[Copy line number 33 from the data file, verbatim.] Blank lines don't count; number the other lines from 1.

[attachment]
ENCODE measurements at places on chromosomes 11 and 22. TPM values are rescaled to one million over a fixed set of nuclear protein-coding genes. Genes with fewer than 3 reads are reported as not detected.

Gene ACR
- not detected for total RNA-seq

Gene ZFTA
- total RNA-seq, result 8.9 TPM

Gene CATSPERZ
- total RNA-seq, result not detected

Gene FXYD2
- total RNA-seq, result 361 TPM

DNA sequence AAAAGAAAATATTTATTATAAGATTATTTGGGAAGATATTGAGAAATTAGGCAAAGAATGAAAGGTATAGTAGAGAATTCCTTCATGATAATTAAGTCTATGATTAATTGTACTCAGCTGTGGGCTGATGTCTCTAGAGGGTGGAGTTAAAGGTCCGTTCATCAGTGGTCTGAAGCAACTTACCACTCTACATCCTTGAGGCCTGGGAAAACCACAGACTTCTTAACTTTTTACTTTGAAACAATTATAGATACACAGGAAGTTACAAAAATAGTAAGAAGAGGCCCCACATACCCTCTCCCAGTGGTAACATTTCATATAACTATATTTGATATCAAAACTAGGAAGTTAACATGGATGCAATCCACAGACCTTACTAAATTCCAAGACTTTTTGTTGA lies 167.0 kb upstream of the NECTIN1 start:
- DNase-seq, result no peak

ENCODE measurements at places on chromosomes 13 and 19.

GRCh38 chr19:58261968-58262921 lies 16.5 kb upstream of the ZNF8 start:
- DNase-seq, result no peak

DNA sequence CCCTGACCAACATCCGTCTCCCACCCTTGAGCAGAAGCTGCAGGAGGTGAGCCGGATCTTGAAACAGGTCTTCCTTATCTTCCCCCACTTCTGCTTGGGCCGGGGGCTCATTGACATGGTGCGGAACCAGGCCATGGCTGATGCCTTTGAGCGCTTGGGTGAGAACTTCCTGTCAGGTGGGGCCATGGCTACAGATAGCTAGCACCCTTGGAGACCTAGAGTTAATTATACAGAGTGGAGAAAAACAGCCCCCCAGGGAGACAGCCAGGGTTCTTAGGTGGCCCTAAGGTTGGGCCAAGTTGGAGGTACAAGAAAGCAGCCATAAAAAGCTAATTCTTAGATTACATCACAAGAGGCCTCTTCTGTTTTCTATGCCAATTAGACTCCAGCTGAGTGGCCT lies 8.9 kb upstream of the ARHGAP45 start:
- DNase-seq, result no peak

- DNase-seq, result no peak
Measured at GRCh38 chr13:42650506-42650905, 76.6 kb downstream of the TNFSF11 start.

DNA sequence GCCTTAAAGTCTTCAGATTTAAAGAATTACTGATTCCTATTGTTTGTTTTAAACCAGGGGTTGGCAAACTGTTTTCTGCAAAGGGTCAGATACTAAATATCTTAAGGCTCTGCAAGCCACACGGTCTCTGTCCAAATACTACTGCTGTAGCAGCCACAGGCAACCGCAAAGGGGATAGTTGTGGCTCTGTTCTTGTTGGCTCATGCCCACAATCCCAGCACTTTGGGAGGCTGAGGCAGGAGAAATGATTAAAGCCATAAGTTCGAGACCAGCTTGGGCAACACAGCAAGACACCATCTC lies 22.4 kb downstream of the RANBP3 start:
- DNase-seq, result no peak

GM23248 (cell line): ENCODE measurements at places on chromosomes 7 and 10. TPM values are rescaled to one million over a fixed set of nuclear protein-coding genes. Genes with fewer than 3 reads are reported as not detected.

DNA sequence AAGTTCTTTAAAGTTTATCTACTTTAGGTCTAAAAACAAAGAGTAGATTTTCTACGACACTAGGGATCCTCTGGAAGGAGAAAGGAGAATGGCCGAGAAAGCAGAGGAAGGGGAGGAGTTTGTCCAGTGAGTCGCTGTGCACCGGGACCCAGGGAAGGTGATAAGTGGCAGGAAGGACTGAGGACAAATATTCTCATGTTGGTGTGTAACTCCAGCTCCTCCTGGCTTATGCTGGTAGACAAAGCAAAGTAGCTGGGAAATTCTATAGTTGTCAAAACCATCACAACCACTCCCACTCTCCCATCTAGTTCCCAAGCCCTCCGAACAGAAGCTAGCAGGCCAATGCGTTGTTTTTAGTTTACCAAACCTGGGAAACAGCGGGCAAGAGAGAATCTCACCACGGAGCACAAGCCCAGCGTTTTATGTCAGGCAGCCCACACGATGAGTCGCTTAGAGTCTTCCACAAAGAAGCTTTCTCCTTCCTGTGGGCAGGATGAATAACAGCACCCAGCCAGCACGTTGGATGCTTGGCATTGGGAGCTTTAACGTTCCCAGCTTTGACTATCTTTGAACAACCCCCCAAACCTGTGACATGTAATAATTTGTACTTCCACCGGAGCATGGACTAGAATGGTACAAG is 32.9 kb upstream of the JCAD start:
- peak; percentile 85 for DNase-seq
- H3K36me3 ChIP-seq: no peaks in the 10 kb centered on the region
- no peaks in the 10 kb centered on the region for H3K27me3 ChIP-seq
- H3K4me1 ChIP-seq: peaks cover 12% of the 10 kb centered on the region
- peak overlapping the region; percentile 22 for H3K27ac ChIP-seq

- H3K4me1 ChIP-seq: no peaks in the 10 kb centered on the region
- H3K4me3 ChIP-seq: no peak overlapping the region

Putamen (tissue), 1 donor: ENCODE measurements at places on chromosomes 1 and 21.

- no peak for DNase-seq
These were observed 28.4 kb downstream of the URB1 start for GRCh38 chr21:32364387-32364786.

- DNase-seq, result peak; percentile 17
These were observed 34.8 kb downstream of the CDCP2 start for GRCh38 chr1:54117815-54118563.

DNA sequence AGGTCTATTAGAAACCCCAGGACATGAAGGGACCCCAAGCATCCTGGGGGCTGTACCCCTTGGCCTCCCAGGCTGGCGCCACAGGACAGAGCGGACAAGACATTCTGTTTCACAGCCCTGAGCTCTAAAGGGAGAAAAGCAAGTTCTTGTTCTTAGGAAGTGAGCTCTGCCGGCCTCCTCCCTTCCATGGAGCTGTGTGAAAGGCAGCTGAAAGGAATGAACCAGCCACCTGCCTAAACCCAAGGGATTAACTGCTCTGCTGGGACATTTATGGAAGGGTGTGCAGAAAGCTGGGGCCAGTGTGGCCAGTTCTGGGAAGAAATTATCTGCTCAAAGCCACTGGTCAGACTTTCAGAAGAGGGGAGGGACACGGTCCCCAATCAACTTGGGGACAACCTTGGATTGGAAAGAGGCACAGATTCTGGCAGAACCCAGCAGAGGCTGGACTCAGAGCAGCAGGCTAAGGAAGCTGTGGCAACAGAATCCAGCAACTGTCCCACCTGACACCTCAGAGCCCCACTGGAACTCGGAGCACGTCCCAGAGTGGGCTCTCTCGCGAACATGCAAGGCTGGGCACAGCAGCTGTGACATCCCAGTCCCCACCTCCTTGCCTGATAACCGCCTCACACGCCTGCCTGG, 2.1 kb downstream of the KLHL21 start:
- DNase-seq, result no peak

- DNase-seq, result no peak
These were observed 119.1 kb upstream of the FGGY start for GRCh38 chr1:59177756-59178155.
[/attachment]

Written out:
- DNase-seq, result peak; percentile 17